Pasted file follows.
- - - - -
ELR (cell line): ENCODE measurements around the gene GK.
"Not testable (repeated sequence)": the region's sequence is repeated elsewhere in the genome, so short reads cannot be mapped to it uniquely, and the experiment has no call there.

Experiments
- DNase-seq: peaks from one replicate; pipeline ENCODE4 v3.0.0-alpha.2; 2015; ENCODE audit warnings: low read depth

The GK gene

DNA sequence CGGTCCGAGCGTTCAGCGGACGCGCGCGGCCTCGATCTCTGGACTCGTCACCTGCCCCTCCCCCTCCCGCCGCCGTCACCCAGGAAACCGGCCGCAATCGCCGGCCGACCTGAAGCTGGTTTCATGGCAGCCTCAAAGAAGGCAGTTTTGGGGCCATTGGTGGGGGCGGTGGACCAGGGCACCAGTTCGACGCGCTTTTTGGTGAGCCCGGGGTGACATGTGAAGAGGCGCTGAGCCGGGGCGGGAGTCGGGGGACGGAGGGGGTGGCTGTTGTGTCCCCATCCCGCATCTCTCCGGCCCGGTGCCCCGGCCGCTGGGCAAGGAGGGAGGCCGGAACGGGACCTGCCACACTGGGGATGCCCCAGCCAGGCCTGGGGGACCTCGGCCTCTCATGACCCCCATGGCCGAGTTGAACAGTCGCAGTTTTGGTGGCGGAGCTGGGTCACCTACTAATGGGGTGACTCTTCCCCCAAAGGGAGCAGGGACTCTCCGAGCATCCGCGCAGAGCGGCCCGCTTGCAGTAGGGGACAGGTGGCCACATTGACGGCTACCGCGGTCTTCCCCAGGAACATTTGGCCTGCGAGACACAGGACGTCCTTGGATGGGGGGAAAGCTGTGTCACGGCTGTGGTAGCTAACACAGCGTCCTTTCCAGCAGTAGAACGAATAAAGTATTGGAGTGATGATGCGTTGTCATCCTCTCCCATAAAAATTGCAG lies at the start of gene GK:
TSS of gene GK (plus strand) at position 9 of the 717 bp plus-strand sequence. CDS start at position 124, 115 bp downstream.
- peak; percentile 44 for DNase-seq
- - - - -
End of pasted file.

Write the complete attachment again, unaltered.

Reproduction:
ELR (cell line): ENCODE measurements around the gene GK.
"Not testable (repeated sequence)": the region's sequence is repeated elsewhere in the genome, so short reads cannot be mapped to it uniquely, and the experiment has no call there.

Experiments
- DNase-seq: peaks from one replicate; pipeline ENCODE4 v3.0.0-alpha.2; 2015; ENCODE audit warnings: low read depth

The GK gene

DNA sequence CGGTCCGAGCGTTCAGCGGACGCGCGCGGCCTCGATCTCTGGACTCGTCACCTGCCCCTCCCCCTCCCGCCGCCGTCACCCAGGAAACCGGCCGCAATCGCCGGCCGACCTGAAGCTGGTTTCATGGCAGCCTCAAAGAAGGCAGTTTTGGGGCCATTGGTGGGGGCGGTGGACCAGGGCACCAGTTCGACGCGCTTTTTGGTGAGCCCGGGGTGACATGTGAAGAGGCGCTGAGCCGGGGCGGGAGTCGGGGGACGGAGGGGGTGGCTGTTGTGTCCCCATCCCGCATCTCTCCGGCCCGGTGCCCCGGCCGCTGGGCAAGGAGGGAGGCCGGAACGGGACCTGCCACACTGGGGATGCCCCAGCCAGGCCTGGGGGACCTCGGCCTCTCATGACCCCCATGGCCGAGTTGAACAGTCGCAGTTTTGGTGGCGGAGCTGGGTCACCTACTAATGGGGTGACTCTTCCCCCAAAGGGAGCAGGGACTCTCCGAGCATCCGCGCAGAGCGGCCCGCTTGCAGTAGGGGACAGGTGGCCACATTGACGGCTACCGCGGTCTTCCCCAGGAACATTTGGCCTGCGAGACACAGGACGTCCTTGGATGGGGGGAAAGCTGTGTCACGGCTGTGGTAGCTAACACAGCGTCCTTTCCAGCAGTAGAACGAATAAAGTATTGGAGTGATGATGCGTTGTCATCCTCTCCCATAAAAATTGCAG lies at the start of gene GK:
TSS of gene GK (plus strand) at position 9 of the 717 bp plus-strand sequence. CDS start at position 124, 115 bp downstream.
- peak; percentile 44 for DNase-seq